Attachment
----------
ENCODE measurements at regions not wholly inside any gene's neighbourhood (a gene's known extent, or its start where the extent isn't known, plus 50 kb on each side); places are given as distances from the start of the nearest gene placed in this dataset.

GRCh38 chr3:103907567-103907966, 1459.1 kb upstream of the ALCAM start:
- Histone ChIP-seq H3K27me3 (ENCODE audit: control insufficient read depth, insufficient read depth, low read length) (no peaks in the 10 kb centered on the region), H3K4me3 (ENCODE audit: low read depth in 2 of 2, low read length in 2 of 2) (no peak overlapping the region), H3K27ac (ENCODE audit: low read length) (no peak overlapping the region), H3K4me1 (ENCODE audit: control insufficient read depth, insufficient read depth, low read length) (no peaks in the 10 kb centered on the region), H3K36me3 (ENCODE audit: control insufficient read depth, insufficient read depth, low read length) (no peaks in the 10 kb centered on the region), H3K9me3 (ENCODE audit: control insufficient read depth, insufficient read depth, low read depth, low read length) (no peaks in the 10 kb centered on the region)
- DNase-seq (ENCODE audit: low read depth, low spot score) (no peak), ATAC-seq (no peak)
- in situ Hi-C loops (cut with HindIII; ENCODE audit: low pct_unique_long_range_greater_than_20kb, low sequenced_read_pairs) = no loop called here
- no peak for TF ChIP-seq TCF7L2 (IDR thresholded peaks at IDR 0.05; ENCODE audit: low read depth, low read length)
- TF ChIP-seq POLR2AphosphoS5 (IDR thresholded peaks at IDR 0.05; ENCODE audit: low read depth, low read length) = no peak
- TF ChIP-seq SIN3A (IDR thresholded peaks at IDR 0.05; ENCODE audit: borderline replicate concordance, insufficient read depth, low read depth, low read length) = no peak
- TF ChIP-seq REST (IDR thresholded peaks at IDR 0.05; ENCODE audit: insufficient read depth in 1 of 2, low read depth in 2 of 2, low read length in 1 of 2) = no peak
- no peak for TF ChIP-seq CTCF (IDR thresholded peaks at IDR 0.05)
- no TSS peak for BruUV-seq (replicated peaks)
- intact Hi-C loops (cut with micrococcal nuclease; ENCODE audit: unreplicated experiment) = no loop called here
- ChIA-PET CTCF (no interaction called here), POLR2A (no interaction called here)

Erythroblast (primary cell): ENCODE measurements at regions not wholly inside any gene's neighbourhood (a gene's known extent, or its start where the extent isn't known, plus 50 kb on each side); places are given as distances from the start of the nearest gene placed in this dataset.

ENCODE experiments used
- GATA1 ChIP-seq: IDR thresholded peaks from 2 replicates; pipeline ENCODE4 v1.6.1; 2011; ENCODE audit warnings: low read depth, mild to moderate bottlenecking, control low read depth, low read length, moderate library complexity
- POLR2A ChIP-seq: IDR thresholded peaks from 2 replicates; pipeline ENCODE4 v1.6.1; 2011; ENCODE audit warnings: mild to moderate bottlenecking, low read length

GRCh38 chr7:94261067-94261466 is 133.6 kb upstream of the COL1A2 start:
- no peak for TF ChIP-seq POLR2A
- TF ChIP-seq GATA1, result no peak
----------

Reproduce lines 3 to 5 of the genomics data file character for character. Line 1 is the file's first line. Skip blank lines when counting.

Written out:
- Histone ChIP-seq H3K27me3 (ENCODE audit: control insufficient read depth, insufficient read depth, low read length) (no peaks in the 10 kb centered on the region), H3K4me3 (ENCODE audit: low read depth in 2 of 2, low read length in 2 of 2) (no peak overlapping the region), H3K27ac (ENCODE audit: low read length) (no peak overlapping the region), H3K4me1 (ENCODE audit: control insufficient read depth, insufficient read depth, low read length) (no peaks in the 10 kb centered on the region), H3K36me3 (ENCODE audit: control insufficient read depth, insufficient read depth, low read length) (no peaks in the 10 kb centered on the region), H3K9me3 (ENCODE audit: control insufficient read depth, insufficient read depth, low read depth, low read length) (no peaks in the 10 kb centered on the region)
- DNase-seq (ENCODE audit: low read depth, low spot score) (no peak), ATAC-seq (no peak)
- in situ Hi-C loops (cut with HindIII; ENCODE audit: low pct_unique_long_range_greater_than_20kb, low sequenced_read_pairs) = no loop called here